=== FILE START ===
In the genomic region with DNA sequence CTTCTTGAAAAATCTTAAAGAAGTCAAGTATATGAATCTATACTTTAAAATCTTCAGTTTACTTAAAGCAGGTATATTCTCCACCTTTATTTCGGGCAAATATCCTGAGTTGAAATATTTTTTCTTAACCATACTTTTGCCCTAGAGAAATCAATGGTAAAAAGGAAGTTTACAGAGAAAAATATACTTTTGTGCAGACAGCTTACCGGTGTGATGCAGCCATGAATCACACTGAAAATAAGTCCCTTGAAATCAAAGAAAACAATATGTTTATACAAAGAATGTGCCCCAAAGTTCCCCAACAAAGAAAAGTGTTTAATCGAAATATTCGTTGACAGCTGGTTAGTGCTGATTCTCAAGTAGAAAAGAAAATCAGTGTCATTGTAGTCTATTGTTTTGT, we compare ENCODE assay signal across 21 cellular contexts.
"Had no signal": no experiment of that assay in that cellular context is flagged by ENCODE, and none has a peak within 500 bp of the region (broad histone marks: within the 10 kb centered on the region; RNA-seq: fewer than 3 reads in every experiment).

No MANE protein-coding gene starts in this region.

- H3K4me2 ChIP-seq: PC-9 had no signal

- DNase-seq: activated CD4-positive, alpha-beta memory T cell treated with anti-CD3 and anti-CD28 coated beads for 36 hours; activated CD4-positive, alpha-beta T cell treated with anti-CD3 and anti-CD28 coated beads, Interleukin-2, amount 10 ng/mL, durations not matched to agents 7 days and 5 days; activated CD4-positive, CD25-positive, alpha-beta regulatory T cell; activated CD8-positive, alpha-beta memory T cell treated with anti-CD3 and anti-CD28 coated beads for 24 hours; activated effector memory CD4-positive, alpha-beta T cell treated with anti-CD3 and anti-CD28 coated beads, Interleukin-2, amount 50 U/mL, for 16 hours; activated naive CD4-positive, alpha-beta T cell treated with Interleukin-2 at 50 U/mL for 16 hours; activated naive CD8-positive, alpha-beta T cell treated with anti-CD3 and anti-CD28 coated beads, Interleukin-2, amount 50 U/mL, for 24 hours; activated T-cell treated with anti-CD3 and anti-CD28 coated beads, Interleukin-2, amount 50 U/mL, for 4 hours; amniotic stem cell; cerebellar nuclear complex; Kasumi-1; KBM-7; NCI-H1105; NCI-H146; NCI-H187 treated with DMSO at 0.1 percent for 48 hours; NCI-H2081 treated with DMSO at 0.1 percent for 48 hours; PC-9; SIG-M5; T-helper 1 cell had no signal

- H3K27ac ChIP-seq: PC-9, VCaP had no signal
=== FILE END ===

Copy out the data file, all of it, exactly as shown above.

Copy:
In the genomic region with DNA sequence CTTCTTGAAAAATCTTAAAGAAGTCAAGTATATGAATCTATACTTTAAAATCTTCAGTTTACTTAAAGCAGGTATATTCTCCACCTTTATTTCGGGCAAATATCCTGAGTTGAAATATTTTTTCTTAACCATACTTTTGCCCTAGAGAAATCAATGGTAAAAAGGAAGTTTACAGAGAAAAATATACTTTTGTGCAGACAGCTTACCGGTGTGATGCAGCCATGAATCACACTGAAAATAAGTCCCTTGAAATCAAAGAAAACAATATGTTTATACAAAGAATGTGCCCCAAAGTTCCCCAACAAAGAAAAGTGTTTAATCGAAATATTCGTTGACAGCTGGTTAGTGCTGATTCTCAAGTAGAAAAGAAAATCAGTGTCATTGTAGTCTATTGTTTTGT, we compare ENCODE assay signal across 21 cellular contexts.
"Had no signal": no experiment of that assay in that cellular context is flagged by ENCODE, and none has a peak within 500 bp of the region (broad histone marks: within the 10 kb centered on the region; RNA-seq: fewer than 3 reads in every experiment).

No MANE protein-coding gene starts in this region.

- H3K4me2 ChIP-seq: PC-9 had no signal

- DNase-seq: activated CD4-positive, alpha-beta memory T cell treated with anti-CD3 and anti-CD28 coated beads for 36 hours; activated CD4-positive, alpha-beta T cell treated with anti-CD3 and anti-CD28 coated beads, Interleukin-2, amount 10 ng/mL, durations not matched to agents 7 days and 5 days; activated CD4-positive, CD25-positive, alpha-beta regulatory T cell; activated CD8-positive, alpha-beta memory T cell treated with anti-CD3 and anti-CD28 coated beads for 24 hours; activated effector memory CD4-positive, alpha-beta T cell treated with anti-CD3 and anti-CD28 coated beads, Interleukin-2, amount 50 U/mL, for 16 hours; activated naive CD4-positive, alpha-beta T cell treated with Interleukin-2 at 50 U/mL for 16 hours; activated naive CD8-positive, alpha-beta T cell treated with anti-CD3 and anti-CD28 coated beads, Interleukin-2, amount 50 U/mL, for 24 hours; activated T-cell treated with anti-CD3 and anti-CD28 coated beads, Interleukin-2, amount 50 U/mL, for 4 hours; amniotic stem cell; cerebellar nuclear complex; Kasumi-1; KBM-7; NCI-H1105; NCI-H146; NCI-H187 treated with DMSO at 0.1 percent for 48 hours; NCI-H2081 treated with DMSO at 0.1 percent for 48 hours; PC-9; SIG-M5; T-helper 1 cell had no signal

- H3K27ac ChIP-seq: PC-9, VCaP had no signal